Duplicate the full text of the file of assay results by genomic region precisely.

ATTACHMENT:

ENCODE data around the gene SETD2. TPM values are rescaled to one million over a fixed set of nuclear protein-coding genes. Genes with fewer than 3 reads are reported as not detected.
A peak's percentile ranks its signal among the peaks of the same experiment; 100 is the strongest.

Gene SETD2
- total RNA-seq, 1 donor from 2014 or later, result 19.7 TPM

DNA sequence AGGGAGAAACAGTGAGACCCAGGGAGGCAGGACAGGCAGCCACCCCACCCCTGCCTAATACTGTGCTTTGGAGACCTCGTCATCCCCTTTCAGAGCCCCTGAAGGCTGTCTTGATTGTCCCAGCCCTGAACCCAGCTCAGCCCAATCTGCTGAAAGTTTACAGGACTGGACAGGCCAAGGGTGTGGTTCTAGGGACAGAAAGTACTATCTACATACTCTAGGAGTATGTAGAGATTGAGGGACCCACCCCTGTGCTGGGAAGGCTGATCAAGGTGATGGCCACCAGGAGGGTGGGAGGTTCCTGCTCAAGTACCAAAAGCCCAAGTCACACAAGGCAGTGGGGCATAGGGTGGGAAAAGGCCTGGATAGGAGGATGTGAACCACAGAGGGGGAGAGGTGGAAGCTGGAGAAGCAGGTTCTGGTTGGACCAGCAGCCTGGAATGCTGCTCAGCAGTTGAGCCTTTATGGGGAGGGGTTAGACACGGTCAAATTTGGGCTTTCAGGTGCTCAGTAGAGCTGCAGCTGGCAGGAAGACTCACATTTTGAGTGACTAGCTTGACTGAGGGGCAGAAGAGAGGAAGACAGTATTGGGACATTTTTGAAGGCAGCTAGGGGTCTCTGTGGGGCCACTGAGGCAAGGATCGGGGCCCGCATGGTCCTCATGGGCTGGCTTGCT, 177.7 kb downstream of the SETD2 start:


ENCODE data around the gene SETD2. TPM values are rescaled to one million over a fixed set of nuclear protein-coding genes. Genes with fewer than 3 reads are reported as not detected.
A peak's percentile ranks its signal among the peaks of the same experiment; 100 is the strongest.

Gene SETD2
- total RNA-seq, 1 donor from 2014 or later, result 19.7 TPM

DNA sequence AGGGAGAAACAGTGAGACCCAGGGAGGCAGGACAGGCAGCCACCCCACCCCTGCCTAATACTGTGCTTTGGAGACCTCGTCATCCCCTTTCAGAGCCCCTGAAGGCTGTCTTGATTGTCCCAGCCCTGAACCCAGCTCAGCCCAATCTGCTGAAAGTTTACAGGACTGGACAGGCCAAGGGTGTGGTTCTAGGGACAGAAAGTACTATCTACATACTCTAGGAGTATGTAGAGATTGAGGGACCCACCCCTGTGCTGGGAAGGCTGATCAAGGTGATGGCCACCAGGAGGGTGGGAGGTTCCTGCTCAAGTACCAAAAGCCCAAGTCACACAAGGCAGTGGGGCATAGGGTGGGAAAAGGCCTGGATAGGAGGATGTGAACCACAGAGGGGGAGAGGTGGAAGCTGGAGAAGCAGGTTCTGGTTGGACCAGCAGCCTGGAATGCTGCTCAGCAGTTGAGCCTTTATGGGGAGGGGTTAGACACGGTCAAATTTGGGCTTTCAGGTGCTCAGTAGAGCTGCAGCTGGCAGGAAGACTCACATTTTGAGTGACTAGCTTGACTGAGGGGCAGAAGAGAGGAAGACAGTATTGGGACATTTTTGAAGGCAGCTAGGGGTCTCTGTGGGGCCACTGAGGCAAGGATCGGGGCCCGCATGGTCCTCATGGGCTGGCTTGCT, 177.7 kb downstream of the SETD2 start: